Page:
Solved

lvalue c++ question

Posted on 2012-12-25
7
411 Views
Last Modified: 2012-12-27
If a1, a2, and a3 are of a user defined type, T, and you overload the * operator for T, then it may be possible to write:

(a1*a2) = a3;

This looks non-sensical. Yet, it compiles and runs, but I think the statement behaves like a noop.

Could you show me from the C++ standard how this can be? I thought the LHS of assignment operator is an lvalue. But a1*a2 does not look like an lvalue to me. I don't see what possible usefulness the above statement could have.
0
Comment
Question by:phoffric
  • 4
  • 3
7 Comments
 
LVL 86

Accepted Solution

by:
jkr earned 250 total points
ID: 38720280
>>But a1*a2 does not look like an lvalue to me.

If the overloaded operator yields a temporary instance of T that can be assigned a value, the expression would be valid yet...

>> I don't see what possible usefulness the above statement could have.

... not useful or even meaningful at all, as you wrote. Simply due to the temporary nature of the object.
0
 
LVL 32

Author Comment

by:phoffric
ID: 38720426
Thanks for your response.

From your remark, I got the impression that function returned values are temporary values which are also lvalues. Could you please show me in the C++ standard where this is and why it is necessary? Is it so that we can have statements like:   foo() = some-value; ?

There appears to be a difference between temporary values generated from User Defined Types and Built-In Types, as noted in this program:
template <class T>
class Lvalues {
public:
  Lvalues(T i) : val(i) {}
  T sumT(T arg) { (arg+val) = val; return (arg+val); }
  T val;
};

int main() {
  Lvalues<int> b1(4), b2(5), b3(6);
  Lvalues<string> a1("4"), a2("5"), a3("6");
  a1 = a2.sumT("12");  // OK, no compiler error
  cout << a1.val;
//  b1 = b2.sumT(12);
}

Open in new window

The line b1 = b2.sumT(12); has the compiler error: lvalue required as left operand of assignment. When commented out, the program gives the expected result: 125.

Why should it work for UDT, but not for Built-In-Type?
0
 
LVL 86

Assisted Solution

by:jkr
jkr earned 250 total points
ID: 38720481
Well, I don't have the standard here ATM (holiday time ;o) - so I'll try to come up with what I still have at the top of my head. Basically, the compiler is not supposed to make any assumptions about UDTs, since they could indeed be or do anything (consider someone who wants to create some plausability check of some kind that way, and don't ask, I would not try it that way either for sheer readability reasons), but on the other hand has clear rules how to handle built-in types, with such a behaviour not being desired or even meaningful. But every operation that returns an object, that object is assumed to be assignable (which I assume to be "OO-101"), thus being fit for being taken as an L-value - and that's where the conundrum starts.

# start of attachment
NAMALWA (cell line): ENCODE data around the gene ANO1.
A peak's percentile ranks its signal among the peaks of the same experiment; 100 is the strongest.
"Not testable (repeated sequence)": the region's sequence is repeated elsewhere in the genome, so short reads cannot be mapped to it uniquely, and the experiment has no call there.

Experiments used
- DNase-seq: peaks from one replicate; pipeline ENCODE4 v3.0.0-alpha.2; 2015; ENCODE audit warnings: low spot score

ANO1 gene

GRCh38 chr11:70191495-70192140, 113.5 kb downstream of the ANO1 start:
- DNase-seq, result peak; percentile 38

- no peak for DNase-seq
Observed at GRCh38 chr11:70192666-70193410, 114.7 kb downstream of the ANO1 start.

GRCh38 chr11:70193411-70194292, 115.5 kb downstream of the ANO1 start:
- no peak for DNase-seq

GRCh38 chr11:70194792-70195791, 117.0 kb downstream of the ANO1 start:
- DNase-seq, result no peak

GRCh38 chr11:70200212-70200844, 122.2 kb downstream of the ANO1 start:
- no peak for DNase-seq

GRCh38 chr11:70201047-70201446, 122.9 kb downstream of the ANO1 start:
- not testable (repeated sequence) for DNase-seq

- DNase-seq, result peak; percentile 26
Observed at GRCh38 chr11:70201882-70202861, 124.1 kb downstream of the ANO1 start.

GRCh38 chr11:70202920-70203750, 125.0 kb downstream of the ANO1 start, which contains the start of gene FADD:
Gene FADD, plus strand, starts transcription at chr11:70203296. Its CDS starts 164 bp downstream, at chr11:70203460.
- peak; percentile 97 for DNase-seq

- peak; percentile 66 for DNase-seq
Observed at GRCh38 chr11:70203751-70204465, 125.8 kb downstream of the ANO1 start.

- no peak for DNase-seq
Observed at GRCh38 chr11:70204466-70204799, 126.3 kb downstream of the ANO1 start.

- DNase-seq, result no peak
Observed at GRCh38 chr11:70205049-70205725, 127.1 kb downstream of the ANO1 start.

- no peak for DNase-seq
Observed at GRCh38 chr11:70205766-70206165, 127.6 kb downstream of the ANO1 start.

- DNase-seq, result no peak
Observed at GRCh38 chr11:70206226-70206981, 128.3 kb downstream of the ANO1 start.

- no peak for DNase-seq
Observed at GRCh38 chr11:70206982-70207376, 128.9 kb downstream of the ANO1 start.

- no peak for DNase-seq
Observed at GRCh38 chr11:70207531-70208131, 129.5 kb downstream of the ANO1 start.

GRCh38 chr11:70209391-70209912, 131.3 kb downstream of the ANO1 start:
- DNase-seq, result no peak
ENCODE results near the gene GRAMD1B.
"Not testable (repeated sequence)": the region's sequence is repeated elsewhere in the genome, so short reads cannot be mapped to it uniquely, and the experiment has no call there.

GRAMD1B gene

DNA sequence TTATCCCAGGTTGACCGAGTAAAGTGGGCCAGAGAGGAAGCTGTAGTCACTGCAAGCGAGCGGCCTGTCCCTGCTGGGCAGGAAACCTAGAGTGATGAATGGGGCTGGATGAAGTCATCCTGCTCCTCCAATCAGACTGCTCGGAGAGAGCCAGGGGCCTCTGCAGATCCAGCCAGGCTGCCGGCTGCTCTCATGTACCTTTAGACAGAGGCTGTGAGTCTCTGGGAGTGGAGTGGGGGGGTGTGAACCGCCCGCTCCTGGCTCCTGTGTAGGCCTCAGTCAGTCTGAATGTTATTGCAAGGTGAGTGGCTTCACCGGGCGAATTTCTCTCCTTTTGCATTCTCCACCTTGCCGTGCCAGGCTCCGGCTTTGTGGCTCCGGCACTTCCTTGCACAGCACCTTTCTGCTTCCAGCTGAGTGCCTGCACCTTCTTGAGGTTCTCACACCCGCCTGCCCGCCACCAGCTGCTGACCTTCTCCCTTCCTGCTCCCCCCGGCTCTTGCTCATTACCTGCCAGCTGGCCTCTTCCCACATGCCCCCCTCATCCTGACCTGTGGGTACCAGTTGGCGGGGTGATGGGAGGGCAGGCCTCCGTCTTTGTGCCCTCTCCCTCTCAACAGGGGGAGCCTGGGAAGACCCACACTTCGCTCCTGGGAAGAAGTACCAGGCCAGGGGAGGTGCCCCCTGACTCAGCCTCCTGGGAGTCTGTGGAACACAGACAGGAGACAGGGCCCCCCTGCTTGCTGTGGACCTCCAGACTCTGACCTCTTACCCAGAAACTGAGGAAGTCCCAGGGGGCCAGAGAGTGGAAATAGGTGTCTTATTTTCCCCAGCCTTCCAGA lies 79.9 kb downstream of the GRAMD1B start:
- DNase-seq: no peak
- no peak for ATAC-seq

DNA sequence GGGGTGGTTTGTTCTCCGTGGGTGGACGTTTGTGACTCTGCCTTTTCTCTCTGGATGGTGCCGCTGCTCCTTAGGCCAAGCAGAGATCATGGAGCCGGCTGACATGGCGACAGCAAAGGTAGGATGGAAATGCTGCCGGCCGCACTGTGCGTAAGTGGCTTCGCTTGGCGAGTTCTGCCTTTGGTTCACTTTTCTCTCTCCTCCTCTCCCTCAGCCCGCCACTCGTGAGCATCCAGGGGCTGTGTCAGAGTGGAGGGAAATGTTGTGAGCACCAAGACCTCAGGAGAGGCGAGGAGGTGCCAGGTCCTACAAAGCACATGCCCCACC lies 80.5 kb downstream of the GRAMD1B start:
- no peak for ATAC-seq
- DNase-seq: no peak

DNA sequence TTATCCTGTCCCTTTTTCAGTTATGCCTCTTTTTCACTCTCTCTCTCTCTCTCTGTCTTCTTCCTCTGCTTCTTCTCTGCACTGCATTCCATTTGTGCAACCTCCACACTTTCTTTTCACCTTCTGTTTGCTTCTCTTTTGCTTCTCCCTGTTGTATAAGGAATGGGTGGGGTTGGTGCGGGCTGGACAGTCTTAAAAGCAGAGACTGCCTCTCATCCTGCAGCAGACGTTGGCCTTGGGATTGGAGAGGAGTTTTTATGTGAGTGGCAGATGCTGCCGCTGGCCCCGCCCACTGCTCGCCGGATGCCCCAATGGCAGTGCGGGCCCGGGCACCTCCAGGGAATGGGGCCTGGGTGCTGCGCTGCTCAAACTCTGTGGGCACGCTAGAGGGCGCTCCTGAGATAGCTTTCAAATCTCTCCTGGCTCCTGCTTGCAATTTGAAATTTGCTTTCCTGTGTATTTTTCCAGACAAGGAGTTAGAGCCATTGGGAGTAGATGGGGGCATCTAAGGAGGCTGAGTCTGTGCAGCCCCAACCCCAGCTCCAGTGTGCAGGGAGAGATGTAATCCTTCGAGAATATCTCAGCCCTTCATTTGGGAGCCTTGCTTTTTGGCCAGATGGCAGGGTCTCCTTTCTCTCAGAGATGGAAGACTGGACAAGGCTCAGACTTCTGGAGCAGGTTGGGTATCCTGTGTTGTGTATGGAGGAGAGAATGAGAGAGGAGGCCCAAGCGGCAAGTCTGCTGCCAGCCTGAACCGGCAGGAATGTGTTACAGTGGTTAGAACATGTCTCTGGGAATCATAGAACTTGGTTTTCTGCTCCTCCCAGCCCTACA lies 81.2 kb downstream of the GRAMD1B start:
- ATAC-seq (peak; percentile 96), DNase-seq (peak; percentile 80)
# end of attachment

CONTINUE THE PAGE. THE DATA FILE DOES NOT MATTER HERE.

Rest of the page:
0
Top 6 Sources for Identifying Threat Actor TTPs

Understanding your enemy is essential. These six sources will help you identify the most popular threat actor tactics, techniques, and procedures (TTPs).

 
LVL 32

Author Closing Comment

by:phoffric
ID: 38720507
Ok, thanks for the comments. I will accept that you are representing the standard reasonably well. Thanks again, and Happy Holidays to you.
0
 
LVL 86

Expert Comment

by:jkr
ID: 38720541
I hope I am (not 100% sure, but 90% should be OK - focusing on that very "temporary object"), but trying my best, and my hoilday wishs go back in your direction ;o)
0
 
LVL 86

Expert Comment

by:jkr
ID: 38725919
Loking at that after a few days, let me make one correction:

I wrote

But every operation that returns an object, that object is assumed to be assignable (which I assume to be "OO-101"), thus being fit for being taken as an L-value - and that's where the conundrum starts.
and that should have been
every operation that returns a non-const object
- maybe 'constness' could be the key to that very conundrum here?
0
 
LVL 32

Author Comment

by:phoffric
ID: 38726061
>> every operation that returns a non-const object
Right, I figured that was what you meant. Thanks for clarifying.
Happy New Year!
0

Featured Post

Enabling OSINT in Activity Based Intelligence

Activity based intelligence (ABI) requires access to all available sources of data. Recorded Future allows analysts to observe structured data on the open, deep, and dark web.

Join & Write a Comment

Introduction This article discusses the Chain of Responsibility pattern, explaining What it is;Why it is; andHow it is At the end of this article, I hope you will be able to describe the use and benefits of Chain of Responsibility.  Backgrou…
Introduction This article explores the design of a cache system that can improve the performance of a web site or web application.  The assumption is that the web site has many more “read” operations than “write” operations (this is commonly the ca…
The viewer will learn how to pass data into a function in C++. This is one step further in using functions. Instead of only printing text onto the console, the function will be able to perform calculations with argumentents given by the user.
The viewer will be introduced to the member functions push_back and pop_back of the vector class. The video will teach the difference between the two as well as how to use each one along with its functionality.

758 members asked questions and received personalized solutions in the past 7 days.

Join the community of 500,000 technology professionals and ask your questions.

Join & Ask a Question

Need Help in Real-Time?

Connect with top rated Experts

21 Experts available now in Live!

Get 1:1 Help Now